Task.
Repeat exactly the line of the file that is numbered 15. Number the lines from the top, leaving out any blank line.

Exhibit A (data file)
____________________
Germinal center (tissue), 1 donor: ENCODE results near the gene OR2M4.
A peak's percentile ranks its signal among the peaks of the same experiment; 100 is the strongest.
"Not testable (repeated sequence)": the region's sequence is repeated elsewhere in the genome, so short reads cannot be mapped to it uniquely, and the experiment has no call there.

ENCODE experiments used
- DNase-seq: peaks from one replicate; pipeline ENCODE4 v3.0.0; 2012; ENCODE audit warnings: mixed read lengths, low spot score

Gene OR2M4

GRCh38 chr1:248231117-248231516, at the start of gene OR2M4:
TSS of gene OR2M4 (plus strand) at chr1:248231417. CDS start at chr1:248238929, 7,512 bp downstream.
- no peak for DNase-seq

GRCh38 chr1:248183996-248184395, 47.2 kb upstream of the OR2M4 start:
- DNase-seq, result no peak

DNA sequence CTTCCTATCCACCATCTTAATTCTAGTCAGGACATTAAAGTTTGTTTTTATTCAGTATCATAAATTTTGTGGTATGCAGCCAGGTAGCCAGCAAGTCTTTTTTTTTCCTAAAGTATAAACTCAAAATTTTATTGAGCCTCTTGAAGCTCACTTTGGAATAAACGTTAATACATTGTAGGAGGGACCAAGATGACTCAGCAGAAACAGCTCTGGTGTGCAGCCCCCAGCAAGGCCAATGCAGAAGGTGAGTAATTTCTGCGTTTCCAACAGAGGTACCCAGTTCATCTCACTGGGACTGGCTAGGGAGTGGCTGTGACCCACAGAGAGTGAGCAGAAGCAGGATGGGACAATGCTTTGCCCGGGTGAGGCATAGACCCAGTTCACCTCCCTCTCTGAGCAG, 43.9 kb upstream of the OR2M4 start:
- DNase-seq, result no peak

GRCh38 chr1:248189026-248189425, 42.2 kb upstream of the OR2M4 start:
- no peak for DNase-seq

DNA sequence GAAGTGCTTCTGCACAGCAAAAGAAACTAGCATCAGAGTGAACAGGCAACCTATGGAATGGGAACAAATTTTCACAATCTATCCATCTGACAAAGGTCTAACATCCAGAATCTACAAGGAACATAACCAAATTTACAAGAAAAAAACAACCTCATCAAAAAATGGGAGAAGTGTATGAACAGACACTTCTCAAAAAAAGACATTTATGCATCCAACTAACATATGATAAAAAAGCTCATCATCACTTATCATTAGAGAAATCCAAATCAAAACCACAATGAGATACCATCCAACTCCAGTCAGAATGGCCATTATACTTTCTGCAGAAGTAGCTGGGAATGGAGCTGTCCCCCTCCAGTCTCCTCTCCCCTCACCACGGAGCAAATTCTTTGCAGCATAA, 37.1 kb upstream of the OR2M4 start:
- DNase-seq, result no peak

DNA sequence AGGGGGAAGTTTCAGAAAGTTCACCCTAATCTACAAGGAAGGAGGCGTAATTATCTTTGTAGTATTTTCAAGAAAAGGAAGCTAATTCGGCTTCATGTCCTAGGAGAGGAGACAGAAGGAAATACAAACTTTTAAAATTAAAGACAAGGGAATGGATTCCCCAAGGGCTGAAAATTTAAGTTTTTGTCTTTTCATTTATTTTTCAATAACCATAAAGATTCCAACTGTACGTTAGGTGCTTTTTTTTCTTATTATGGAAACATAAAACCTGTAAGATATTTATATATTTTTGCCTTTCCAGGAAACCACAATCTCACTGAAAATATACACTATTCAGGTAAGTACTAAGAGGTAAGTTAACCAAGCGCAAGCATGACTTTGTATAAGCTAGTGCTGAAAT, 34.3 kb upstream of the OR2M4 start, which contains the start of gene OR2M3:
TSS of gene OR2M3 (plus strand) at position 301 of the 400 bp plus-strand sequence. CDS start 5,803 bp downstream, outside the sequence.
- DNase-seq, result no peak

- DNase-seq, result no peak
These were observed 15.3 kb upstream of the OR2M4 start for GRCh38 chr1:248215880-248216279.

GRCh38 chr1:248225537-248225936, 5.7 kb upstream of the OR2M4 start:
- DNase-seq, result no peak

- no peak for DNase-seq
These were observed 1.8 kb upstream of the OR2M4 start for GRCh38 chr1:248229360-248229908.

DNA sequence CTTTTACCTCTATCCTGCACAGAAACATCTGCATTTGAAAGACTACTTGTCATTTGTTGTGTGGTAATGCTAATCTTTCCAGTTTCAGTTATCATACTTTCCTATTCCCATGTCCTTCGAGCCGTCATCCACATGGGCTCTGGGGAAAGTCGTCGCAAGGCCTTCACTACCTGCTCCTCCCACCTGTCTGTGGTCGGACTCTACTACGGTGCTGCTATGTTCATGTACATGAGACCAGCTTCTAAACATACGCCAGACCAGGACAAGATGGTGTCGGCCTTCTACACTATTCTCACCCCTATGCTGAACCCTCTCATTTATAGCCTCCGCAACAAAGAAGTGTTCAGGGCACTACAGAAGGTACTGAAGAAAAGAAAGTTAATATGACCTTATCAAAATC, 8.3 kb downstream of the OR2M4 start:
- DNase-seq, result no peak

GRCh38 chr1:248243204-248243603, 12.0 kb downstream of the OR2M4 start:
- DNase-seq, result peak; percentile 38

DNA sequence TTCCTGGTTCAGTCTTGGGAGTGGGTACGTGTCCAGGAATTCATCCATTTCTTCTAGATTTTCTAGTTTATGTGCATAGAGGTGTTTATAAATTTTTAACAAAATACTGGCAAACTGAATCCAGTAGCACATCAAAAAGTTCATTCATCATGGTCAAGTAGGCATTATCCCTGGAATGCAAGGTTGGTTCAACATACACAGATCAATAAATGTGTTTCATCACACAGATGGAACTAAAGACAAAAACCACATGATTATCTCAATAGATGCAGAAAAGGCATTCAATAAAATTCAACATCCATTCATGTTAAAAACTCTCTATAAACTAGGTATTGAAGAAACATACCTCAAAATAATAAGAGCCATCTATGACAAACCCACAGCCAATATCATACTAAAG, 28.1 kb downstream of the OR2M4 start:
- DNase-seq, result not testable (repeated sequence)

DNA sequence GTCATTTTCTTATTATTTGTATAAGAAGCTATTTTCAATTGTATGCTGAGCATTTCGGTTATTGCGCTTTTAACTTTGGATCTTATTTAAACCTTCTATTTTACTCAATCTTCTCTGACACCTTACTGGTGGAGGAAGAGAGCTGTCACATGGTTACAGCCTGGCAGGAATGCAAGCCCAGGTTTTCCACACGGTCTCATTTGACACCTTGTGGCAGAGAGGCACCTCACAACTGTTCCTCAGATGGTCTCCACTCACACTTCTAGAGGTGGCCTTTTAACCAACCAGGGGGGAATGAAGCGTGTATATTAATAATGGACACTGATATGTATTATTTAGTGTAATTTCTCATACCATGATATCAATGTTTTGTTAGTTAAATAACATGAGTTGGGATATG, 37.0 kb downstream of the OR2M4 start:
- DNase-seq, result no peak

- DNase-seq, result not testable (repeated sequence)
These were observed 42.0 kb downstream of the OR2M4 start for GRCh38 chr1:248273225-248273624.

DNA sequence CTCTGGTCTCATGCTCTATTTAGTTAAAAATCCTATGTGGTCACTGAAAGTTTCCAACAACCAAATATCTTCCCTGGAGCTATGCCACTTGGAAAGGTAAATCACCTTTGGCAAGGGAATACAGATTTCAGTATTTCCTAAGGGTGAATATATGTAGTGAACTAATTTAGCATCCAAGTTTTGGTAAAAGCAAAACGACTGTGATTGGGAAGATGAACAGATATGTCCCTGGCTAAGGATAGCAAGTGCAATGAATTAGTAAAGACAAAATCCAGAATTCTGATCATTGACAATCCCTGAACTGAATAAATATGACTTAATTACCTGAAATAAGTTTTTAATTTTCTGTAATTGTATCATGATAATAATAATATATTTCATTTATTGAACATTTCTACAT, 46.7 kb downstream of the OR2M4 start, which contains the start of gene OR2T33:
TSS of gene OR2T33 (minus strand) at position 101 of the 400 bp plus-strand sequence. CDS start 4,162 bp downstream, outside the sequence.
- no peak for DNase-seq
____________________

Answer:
- no peak for DNase-seq